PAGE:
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Children of the Night (Listen to Their Song) (aka Vampires)

Okay, we are back and recommending, but before I move on to the pale bloodsuckers who find themselves robbed of the single greatest taste known to mankind I must lay down a little information.

So far these articles have been coming at odd points just before the release of whatever film they have been tied up to. Doing them like that is some of the dumbest stuff I have ever done, at times it left me with less than a week to re-watch at least three movies and write about them, while at the same time attempting to live a life. So from this article forward there will be only one of them each month, tied up to a release happening that month, resulting in 12-13 of these a year. With that out of the way let us move on to what is on the plate for this month.

This year will see the release of no less than two movies about the slavery-hating, top hat-wearing sixteenth president of America; Abraham Lincoln. Towards the end of the year we will get Steven Spielberg’s Lincoln which will probably be really serious, award baiting and biopic-y, and which bears no relevance at all to this article. However later this month we see the release of one of the movies most destined for cult status in recent memory; Abraham Lincoln: Vampire Hunter. Because it turns out that Lincoln didn’t just hate slavery, but also vampires. So find your best heart stabbing pole and pick up some fresh garlic, ‘cause some motherfuckers about to try and ice-skate uphill.

The (Potential) Classic

THE MONSTER SQUAD
United States – (1987)
Director:
Fred Dekker
Starring: Andre Gower, Robby Kiger, Duncan Regehr, Stephen Macht

themonstersquad

Man, were the 80s awesome, or what? Okay, so maybe I weren’t there to experience them first hand, but if the films they left behind are any indication it was pretty much the best decade. They gave us some of the finest horror films ever like Evil Dead, some of the greatest kid’s films like The Goonies. And let us not forget, after all, as it is the reason we are here, the most brilliant combination of the two genres. Coming off another of the decade’s most underrated films, Night of the Creeps (but more about that another time), director/writer Fred Dekker did the borderline genius act of combining two of the best things the 80s had going for them; special effects by Stan Winston and a screenplay by Shane Black. The result was the greatest childhood memory I never had; The Monster Squad.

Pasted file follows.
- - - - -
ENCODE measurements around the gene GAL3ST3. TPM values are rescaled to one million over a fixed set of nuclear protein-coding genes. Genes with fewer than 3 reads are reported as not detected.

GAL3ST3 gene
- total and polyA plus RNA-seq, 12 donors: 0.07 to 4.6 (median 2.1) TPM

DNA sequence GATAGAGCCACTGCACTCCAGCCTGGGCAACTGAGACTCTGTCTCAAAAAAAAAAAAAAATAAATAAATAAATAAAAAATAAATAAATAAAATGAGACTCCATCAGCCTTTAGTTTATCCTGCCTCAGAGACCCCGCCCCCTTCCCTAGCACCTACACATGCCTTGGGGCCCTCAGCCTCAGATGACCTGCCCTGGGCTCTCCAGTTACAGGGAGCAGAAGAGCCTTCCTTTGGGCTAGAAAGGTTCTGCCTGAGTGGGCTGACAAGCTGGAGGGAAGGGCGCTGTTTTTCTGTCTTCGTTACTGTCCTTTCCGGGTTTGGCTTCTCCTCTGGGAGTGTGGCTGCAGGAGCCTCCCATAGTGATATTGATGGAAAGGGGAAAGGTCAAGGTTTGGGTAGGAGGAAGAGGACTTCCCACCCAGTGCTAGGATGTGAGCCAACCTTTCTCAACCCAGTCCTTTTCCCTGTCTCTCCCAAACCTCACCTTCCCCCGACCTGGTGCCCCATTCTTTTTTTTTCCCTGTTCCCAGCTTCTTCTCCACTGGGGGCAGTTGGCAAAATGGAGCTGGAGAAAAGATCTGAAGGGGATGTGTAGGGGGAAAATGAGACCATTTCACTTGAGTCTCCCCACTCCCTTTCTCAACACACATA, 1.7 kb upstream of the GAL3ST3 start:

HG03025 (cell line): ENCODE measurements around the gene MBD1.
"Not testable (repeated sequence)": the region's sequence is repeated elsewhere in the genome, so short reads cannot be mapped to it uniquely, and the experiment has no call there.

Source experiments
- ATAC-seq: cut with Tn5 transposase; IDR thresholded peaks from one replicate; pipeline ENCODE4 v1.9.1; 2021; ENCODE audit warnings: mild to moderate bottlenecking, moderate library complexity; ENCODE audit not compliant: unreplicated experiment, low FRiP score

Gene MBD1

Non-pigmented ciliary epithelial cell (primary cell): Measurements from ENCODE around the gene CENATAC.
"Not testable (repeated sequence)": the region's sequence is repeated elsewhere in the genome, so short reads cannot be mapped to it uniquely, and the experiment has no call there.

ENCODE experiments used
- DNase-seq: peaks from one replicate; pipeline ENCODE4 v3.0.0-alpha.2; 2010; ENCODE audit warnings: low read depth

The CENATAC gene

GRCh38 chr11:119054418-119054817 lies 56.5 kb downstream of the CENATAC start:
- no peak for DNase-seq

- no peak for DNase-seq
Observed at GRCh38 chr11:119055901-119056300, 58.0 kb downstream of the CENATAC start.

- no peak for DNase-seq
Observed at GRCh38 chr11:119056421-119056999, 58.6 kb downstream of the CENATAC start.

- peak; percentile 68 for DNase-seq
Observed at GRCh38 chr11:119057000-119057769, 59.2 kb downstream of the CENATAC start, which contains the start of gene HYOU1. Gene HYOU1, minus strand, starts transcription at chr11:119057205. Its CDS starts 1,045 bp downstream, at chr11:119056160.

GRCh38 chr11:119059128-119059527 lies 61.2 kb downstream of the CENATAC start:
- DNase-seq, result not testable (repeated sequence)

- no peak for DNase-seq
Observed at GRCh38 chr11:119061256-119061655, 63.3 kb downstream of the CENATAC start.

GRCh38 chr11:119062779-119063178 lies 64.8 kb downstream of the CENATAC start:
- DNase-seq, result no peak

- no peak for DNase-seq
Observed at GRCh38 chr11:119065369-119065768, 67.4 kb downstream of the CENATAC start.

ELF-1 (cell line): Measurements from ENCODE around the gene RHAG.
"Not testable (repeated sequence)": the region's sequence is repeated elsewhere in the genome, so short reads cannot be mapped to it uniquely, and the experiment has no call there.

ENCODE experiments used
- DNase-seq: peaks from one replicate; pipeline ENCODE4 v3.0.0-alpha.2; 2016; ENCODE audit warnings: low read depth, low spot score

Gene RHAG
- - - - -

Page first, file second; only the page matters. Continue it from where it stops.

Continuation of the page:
The-boys-are-back-in-town

The movie starts 100 years before the main story with Professor Van Helsing and a horde of Transylvanian villagers storm Castle Dracula to get rid of the Count once and for all, but as the movie puts it, and who am I to disagree with a Shane Black script, “they blew it”. Skip ahead one hundred years and we meet Sean, Patrick and Horace three twelve year old boys who idolize classic movie monsters and monster movies. They run a monster club out of Sean’s tree-house that in addition to the boys consist of Eugene, a boy about half their age, his beagle Pete, who nobody knows how is able to climb up to the club house, Rudy, an older High School kid who befriends Horace to get bullies to leave him alone, and despite their best attempts to prevent it Sean’s little sister Phoebe, who might just turn out to be the most important member of them all. One day Sean’s mom gets him Van Helsing’s diary at a garage sale, but to his disappointment the book is in German and the only one the gang knows that speaks German is the scary German guy down the street, but they figure translating the book is worth it. However soon strange things starts happening; a mummy escapes from the museum and the corpse of a man proclaiming he is a werewolf disappears and the morgue’s hearse driver turns up dead, so it looks like they just have to risk it and ask “scary German guy” to translate the book.